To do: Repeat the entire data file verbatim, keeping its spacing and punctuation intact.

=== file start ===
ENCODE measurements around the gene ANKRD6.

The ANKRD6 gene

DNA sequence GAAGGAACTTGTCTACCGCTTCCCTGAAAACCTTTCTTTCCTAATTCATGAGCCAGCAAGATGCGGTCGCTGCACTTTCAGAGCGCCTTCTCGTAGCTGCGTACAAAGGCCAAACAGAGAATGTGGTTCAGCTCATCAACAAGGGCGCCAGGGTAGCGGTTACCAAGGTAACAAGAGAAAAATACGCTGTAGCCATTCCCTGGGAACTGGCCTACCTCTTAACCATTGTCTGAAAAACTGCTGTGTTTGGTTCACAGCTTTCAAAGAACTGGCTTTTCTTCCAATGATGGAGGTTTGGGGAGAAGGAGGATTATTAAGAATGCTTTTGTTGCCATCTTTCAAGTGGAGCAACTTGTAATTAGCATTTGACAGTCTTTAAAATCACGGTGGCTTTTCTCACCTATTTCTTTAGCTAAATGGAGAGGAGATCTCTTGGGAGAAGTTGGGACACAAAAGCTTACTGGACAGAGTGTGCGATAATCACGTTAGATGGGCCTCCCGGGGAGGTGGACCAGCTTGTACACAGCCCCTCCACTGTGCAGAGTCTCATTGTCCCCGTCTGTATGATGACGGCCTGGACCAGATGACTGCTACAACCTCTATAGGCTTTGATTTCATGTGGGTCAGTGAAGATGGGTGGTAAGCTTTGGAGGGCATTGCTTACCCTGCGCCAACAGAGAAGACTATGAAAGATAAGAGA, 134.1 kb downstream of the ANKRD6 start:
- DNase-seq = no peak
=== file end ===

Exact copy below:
ENCODE measurements around the gene ANKRD6.

The ANKRD6 gene

DNA sequence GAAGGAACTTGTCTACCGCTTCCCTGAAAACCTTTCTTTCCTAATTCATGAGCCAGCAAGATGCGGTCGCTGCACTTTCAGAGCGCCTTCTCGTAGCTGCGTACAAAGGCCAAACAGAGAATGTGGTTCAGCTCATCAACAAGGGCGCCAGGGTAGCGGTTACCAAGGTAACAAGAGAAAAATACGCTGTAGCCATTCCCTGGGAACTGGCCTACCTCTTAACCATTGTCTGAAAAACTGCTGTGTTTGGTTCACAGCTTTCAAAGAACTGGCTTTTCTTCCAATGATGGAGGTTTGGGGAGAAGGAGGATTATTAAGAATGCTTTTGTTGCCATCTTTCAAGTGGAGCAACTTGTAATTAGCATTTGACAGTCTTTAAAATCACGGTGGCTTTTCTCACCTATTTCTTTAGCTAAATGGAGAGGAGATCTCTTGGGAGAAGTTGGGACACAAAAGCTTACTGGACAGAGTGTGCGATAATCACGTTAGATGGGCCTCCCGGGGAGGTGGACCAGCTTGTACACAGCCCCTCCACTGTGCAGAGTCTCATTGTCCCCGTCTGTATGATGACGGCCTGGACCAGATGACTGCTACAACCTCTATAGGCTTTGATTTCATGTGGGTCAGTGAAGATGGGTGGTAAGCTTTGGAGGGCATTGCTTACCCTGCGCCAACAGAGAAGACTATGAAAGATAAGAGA, 134.1 kb downstream of the ANKRD6 start:
- DNase-seq = no peak